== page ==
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California falls short on COVID contact tracing amid warnings of new wave, audit says

Sacramento Bee - 4/2/2021

Apr. 2—More than a year after the COVID-19 pandemic began, the state auditor says California's public health agency is doing just a so-so job on a key element of coronavirus control: finding out whether infected Californians had possibly spread the disease to someone else.

Amid warnings of another potential surge in coronavirus cases, State Auditor Elaine Howle said Thursday the California Department of Public Health has fallen short of its goals for contact tracing, in which newly-infected residents are supposed to be interviewed to determine who might have infected them.

While she gave the state agency high marks on COVID-19 testing, she said contact tracing has fallen short. In a one-month period ending Dec. 24 — when infections were surging and 834,487 new cases were reported — state and local health agencies "had successful interviews for only 40 percent of the total cases," the audit said. The goal was to interview 85%.

"Moreover, the tracing staff were able to identify an additional person to contact and notify of potential exposure in only 16 percent of the total cases," the audit said.

Gov. Gavin Newsom's administration has preached the importance of contact tracing, vowing to reassign thousands of state workers to the task. But the audit said only 2,200 state workers have been reassigned, well short of the state's goal of 10,000. All told, only 12,100 people were working as contact tracers in December, compared to the 36,000 the state said it needed.

The Sacramento Bee has previously reported that one promising piece of the contact tracing program — a smartphone app called CA Notify — has had lackluster results.

About 100,000 people have received exposure alerts from the app since it was released in December, a period in which 2 million infections have been recorded. The app is designed to send someone an alert if they've been exposed in the past 14 days to someone who's tested positive for COVID-19.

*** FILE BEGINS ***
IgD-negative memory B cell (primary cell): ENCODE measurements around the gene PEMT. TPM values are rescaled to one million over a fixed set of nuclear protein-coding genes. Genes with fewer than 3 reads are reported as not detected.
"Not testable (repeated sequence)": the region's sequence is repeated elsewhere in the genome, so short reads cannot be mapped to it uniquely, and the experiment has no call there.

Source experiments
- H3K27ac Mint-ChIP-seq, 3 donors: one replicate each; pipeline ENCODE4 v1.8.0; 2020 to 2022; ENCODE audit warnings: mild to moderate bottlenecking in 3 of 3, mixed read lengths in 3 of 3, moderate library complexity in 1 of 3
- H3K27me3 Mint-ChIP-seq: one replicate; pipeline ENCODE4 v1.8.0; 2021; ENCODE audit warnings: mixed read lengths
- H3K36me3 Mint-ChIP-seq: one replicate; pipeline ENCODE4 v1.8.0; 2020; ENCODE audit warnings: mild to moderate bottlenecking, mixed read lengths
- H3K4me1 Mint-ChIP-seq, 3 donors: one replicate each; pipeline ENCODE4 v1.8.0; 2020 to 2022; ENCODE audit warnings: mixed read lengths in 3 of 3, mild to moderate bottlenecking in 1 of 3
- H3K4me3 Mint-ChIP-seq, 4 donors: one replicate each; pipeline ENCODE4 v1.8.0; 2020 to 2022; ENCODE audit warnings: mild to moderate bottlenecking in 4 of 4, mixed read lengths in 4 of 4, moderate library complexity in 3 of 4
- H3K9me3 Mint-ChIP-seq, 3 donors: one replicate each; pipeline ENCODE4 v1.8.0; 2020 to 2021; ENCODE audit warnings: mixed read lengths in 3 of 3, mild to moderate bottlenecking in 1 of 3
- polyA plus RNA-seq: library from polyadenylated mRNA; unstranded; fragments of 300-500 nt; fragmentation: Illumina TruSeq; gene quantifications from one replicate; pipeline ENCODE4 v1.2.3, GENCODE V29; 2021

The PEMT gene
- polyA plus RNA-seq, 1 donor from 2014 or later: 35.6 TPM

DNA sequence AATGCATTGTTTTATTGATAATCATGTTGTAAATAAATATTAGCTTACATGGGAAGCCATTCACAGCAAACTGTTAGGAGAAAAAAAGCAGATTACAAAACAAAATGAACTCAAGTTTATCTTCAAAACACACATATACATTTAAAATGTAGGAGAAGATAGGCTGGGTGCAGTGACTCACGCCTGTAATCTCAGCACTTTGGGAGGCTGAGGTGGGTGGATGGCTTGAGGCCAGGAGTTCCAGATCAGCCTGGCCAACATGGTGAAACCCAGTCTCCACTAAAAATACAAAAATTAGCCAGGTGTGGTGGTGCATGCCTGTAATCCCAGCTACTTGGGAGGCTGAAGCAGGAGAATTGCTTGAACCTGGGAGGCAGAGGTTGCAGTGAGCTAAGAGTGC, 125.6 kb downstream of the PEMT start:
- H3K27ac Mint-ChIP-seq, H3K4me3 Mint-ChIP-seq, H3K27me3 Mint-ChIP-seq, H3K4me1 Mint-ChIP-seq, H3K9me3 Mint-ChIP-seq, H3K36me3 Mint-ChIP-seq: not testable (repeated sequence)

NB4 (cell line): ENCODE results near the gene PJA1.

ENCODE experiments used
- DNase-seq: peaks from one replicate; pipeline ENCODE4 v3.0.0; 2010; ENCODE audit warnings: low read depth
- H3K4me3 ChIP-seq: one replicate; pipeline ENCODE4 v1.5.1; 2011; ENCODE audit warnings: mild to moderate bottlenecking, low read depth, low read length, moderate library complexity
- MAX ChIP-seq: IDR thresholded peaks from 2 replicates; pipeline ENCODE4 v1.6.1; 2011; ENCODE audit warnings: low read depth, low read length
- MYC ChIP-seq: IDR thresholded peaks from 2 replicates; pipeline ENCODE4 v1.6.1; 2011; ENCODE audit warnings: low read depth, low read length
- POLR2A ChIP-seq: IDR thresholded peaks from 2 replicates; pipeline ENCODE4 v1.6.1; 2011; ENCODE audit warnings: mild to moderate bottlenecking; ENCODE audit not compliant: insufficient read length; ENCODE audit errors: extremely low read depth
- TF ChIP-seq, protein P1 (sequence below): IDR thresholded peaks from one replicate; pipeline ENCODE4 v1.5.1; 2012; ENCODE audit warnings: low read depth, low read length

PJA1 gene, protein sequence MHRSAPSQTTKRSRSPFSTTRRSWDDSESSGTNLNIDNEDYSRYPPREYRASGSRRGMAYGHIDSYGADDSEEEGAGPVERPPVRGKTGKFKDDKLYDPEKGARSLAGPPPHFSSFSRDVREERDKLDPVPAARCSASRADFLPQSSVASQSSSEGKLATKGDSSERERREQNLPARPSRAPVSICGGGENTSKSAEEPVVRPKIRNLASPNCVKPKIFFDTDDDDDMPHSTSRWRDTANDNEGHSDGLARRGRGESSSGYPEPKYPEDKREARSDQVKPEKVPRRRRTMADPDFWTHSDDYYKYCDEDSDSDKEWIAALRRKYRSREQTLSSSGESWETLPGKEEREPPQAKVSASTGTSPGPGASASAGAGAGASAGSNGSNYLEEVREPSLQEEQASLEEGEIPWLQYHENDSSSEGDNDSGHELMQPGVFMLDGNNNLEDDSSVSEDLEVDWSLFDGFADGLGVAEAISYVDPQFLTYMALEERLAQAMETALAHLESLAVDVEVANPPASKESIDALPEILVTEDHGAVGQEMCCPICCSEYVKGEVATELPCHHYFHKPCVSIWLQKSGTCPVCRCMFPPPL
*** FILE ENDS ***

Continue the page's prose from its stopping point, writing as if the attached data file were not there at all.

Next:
Governor: 'We're very concerned about these mutations'

The auditor's report comes as infection rates have fallen dramatically since the December spike, and ramped-up vaccinations have allowed many counties to move into less-restrictive categories and reopen parts of their economy.

But Newsom, who was vaccinated Thursday in Los Angeles, said he is worried about another wave of infections, particularly as highly infectious variants of COVID-19 emerge.

If infection numbers spike again, the governor said the state might reverse course and tighten restriction under his Blueprint for a Safer Economy.

"We're very concerned about these mutations," Newsom said. "If we see numbers increase, the blueprint, which is now 30 weeks old, allows for us to toggle back."

The audit urged the Department of Public Health to conduct a thorough reevaluation of its contact tracing program by May 15. In its written response to the audit, the department said it's already retooling the system.

The agency is working "to develop a new contact tracing staffing model based on current scientific knowledge, actual data from the first ten months of California's contact tracing response, and the State's projected COVID-19 case numbers for 2021," said Tomas Aragon, the state's public health officer, in a letter to Howle.

"This revised staffing model will also consider technology innovations that save staff time and expand local workforce capacity, including automated case and contact surveys and data portals that enable external partners such as schools and businesses to share core data for cases and exposed contacts with their local health jurisdictions."


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